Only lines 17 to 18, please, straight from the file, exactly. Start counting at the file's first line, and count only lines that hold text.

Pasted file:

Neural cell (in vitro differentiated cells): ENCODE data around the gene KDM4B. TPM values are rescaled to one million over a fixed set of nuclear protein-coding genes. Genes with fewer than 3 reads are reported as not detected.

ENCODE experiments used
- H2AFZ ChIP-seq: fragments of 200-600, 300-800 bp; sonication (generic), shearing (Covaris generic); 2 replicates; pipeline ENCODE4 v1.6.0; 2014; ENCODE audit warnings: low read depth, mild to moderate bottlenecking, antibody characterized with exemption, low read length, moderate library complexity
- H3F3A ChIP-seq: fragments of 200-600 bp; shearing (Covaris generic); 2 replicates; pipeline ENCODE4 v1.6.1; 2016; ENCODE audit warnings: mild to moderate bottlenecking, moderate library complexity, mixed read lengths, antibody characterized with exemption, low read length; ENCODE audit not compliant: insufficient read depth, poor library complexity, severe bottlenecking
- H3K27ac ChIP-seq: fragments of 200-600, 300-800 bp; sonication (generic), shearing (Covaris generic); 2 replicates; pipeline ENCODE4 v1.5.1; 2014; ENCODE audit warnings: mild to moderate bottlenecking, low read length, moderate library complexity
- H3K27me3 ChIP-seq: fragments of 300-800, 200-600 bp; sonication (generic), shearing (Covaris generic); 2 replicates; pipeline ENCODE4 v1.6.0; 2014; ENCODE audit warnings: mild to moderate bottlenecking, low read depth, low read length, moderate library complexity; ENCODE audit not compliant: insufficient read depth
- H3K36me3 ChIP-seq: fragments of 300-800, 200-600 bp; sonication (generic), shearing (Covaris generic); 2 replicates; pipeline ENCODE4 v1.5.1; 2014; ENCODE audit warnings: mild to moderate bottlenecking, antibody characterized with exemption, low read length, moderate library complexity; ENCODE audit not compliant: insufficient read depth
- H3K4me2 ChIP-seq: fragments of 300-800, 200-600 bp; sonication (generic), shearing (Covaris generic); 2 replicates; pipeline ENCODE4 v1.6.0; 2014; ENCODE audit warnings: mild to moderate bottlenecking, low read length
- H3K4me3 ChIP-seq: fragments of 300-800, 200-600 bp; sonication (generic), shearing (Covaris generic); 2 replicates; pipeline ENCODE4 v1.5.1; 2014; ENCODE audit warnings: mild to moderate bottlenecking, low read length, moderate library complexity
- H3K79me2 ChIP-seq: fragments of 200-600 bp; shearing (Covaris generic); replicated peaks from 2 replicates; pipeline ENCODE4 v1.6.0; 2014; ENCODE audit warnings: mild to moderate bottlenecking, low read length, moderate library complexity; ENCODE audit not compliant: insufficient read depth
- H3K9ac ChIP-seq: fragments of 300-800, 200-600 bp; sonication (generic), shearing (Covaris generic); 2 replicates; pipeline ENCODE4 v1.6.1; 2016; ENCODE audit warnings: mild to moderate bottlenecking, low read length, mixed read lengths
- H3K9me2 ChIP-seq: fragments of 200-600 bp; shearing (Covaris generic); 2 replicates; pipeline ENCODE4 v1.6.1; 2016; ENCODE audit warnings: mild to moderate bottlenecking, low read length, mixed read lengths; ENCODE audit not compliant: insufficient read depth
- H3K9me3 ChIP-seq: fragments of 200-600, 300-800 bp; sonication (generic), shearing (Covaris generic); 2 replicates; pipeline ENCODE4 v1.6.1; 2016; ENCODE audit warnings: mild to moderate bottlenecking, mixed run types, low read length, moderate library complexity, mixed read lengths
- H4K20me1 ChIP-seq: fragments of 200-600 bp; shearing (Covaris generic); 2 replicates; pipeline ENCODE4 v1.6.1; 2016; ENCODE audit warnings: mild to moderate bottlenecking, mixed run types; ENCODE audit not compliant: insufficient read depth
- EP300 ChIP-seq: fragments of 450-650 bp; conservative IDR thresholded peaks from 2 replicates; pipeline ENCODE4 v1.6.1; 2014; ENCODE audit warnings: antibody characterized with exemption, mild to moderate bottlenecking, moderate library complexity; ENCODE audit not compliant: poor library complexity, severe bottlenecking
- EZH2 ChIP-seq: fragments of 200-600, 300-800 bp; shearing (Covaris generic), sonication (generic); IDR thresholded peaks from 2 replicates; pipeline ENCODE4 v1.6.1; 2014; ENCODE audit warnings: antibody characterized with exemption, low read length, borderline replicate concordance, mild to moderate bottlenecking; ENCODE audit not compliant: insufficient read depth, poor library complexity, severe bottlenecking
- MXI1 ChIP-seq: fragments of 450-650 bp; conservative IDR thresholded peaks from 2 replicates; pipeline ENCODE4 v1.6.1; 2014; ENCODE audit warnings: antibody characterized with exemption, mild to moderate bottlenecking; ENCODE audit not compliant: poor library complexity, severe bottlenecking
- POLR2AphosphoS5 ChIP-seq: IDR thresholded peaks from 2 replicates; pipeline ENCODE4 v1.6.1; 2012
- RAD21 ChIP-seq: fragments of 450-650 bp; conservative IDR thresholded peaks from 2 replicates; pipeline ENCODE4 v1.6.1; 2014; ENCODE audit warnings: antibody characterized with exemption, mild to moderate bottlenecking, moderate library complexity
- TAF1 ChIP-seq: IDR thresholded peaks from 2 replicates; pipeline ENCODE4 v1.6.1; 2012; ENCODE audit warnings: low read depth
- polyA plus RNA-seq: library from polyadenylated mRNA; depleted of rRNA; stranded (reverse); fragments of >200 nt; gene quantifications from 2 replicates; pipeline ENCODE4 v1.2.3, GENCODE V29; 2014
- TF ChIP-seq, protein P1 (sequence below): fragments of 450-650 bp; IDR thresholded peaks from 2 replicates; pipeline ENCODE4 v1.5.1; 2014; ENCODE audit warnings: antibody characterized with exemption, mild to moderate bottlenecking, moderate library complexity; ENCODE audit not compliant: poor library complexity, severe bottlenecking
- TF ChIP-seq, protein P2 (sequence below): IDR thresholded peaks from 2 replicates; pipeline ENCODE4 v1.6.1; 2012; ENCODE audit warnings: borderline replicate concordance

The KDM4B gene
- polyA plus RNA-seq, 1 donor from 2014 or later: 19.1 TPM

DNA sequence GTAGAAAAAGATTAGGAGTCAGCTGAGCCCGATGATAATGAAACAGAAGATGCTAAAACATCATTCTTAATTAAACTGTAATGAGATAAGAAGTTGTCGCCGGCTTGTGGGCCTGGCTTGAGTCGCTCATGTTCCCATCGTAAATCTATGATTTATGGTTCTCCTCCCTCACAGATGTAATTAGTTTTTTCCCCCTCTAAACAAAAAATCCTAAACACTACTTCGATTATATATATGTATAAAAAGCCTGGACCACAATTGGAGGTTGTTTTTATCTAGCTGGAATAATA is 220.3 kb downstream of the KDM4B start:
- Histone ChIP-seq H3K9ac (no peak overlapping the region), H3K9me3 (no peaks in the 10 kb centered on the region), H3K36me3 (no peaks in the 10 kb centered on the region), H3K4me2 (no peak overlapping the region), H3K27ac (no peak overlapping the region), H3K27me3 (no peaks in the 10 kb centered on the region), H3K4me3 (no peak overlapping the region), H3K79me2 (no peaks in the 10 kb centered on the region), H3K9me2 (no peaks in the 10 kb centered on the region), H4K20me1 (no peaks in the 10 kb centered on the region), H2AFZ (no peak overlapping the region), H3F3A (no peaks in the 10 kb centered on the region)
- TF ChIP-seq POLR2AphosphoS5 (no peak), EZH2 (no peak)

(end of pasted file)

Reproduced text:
- MXI1 ChIP-seq: fragments of 450-650 bp; conservative IDR thresholded peaks from 2 replicates; pipeline ENCODE4 v1.6.1; 2014; ENCODE audit warnings: antibody characterized with exemption, mild to moderate bottlenecking; ENCODE audit not compliant: poor library complexity, severe bottlenecking
- POLR2AphosphoS5 ChIP-seq: IDR thresholded peaks from 2 replicates; pipeline ENCODE4 v1.6.1; 2012